Interview de Silan Bekjarov (Weed and Candy)
Souvenez-vous: en novembre dernier, je postais sur Ness Radio le clip de « Dancer », premier morceau du duo Neve Naive, alors fraîchement signé sur le prestigieux label berlinois Sonar Kollektiv. L’univers coloré et « retro futuriste » de cette vidéo m’avait bien tapé dans l’oeil, si bien que je suis rentrée en contact avec Silan Bekjarov, le fondateur du studio de création Weed and Candy qui a supervisé la réalisation.
J’ai voulu en savoir plus sur ce qu’il l’avait inspiré, ses influences en général, son parcours, ses projets actuels… Et de fil en aiguille nos discussions ont donné lieu à une petite interview! A lire ci-dessous (en anglais), en écoutant tranquillement Ness Radio…
– Could you tell us more about Weed & Candy? On your Facebook Page it’s categorized as a « Professional sports team »: are you some kind of graphic design marathon runner? Artistic direction athlete? Video making sportsman?
It’s all about labels, people putting on things and myself putting on my stuff. I’ve been studying communications design and was trying hard to fit in. Don’t get me wrong, I love to design but I always used to illustrate much more. Unfortunately I never took it as something I could make money of, because I had the impression for illustration to be silly stuff. So Weed and Candy started out as my personal label I wanted to bring out silly stuff with. At first it was just meant to be a blog, where I could put all my work which did not match the criteria of serious industry type work and for quite a long time I was just going along with my blog idea, until one day when I met an old friend of mine in the ICE train to Berlin – Flo Mega. I knew Flo from back in the 90s from Bremen, where I used to live close by. He is a very very talented musician and told me that he had recently signed a contract with Four Music (SonyBMG) and was about to release an album soon. As I always loved Flo’s music, I told him that I’d love to do something for him not for the money, but for the fun of it. He looked at me and said, yes I might have something for you to do and there is a little budget too – we’re dropping a song (DDR) and still need a video. Funny thing was that despite of some simple animations I used to do for the Hannover subway info-TV monitors I had never been doing anything with moving images so far. But as I love challenges and I have a very helpful talent (I instantly learn things just from trying a few times) I was all up for it. I think this was actually the point where the REAL Weed and Candy was born. DDR later on turned out to be a big big song and brought in a lot of contacts and jobs. So to answer your question: I’ve been running and running long distance, trying not to lose my breath while trying to fit in until I realized that I can do whatever I like, love and have fun with, because mostly this turns out the best and has the highest value. So yes you could say I am a long distance runner, but as for my page categorization this is just a simple placement trick. Sportsteams show up first place in peoples profiles. Cheers! 🙂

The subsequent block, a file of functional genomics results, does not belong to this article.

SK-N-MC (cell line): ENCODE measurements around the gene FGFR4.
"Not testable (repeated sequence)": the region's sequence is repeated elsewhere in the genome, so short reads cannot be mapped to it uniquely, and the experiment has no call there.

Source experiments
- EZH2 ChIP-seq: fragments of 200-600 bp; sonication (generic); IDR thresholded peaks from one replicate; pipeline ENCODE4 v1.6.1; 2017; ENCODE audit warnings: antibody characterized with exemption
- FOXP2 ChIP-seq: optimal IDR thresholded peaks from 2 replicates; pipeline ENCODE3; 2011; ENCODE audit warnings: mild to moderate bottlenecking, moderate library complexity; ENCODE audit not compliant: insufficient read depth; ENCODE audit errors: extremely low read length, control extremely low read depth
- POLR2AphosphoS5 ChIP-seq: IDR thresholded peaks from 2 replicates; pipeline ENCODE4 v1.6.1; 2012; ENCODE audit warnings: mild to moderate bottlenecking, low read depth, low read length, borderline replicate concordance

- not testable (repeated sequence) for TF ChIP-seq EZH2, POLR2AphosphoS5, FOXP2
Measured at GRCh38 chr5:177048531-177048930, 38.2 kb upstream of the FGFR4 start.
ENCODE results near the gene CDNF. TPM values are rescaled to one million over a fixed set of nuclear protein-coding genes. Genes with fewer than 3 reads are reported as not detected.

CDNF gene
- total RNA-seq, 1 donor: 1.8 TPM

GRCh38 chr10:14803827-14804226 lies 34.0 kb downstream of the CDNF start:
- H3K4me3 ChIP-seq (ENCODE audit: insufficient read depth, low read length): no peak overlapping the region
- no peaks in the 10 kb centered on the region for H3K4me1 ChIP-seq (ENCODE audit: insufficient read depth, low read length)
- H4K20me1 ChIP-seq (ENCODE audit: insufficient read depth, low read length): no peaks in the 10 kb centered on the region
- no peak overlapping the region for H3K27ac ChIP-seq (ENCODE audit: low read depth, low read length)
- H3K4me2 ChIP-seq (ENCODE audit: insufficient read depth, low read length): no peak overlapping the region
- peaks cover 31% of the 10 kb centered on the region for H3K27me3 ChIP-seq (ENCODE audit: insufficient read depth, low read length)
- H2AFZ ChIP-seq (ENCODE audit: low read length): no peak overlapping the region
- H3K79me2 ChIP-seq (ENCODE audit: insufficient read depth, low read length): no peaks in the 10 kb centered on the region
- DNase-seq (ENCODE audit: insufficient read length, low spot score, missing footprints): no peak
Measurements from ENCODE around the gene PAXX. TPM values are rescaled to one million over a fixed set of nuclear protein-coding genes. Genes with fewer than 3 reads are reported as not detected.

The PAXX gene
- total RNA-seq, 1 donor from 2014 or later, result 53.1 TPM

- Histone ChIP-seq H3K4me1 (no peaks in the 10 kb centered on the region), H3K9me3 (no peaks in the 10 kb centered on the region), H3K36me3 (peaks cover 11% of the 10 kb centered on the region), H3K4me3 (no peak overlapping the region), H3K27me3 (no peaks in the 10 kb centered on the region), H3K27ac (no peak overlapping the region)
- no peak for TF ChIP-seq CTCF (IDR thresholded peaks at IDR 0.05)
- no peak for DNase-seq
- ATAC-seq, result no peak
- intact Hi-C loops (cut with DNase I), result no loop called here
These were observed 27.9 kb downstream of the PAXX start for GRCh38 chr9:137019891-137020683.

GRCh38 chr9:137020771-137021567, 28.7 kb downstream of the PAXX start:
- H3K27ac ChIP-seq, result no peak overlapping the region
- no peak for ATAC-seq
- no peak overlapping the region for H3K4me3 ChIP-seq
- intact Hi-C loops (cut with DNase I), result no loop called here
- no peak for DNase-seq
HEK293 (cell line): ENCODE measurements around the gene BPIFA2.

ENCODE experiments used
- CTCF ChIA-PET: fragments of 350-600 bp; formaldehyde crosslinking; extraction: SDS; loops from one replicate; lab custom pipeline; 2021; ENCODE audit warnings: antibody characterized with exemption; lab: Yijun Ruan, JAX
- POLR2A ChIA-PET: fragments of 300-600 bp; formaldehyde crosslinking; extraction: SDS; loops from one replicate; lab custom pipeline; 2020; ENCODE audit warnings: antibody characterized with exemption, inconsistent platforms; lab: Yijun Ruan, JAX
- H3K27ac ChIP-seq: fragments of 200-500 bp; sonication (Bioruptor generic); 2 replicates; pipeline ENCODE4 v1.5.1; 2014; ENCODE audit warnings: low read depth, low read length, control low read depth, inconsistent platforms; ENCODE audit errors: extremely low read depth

– As an artist, how would you define your style?
Very hard to answer. This is a question I am occasionally crying myself into sleep with. Haha. Seriously. Since I have fun doing so many different things and techniques its hard for me to define a style from a classic point of view. I realized that while looking for representation in the UK. Most artists have one style. That’s it. They rock the soul out of it, but it stays the same. I admire people who can do that actually. But it seems like, I am building up a style, which I cannot see from aside so far. It will probably clear up for me in some 20 years, I can tell you then. For now I can tell you what makes me happy and thus defines my style: I love paper, I collect old paper, old books, old sketchbooks etc. I fall for patterns. Structure in in any material makes me go crazy, I love it when things look dirty, scratched, unfinished or somehow real and human, with all the little errors in them. Also I love to take things out of their context and put them together in a new connection.
– As a designer, Younes (the founder of Nessradio) is very influenced with his maroccan origins and the city he lives in, Marrakech. Do you feel inspired by your origins? And by Berlin, the city you live in – which is known for its creative energy?
Since I have a really messy history it’s kinda hard to say what my origins are. I am born in Bulgaria, but have turkish origins. 1989 we fled to Sweden, lived there a bit, then were sent back to Bulgaria but remained (illegally) in the GDR and from there moved to West Germany. Then sent back to Bulgaria again, and then moved back to Germany again. Ever since I have been living in so many cities, that I hardly can count all my apartments. Haha. So I’d rather say I am very influenced and inspired by the fact that I did NOT have clear origins and a heritage I could look up to. I had to build my own reality with my own rules, interact with people of all cultures and heritage. I was faced with problems for which I did not have the cliché solutions, I always had to go through trial and error because there was nothing that had already proven to work. This made me different from others (and very stressed out :). So I really think that the absence of origin, homeland or national identity rather led me to a creative and inspired thinking then relying on learned things.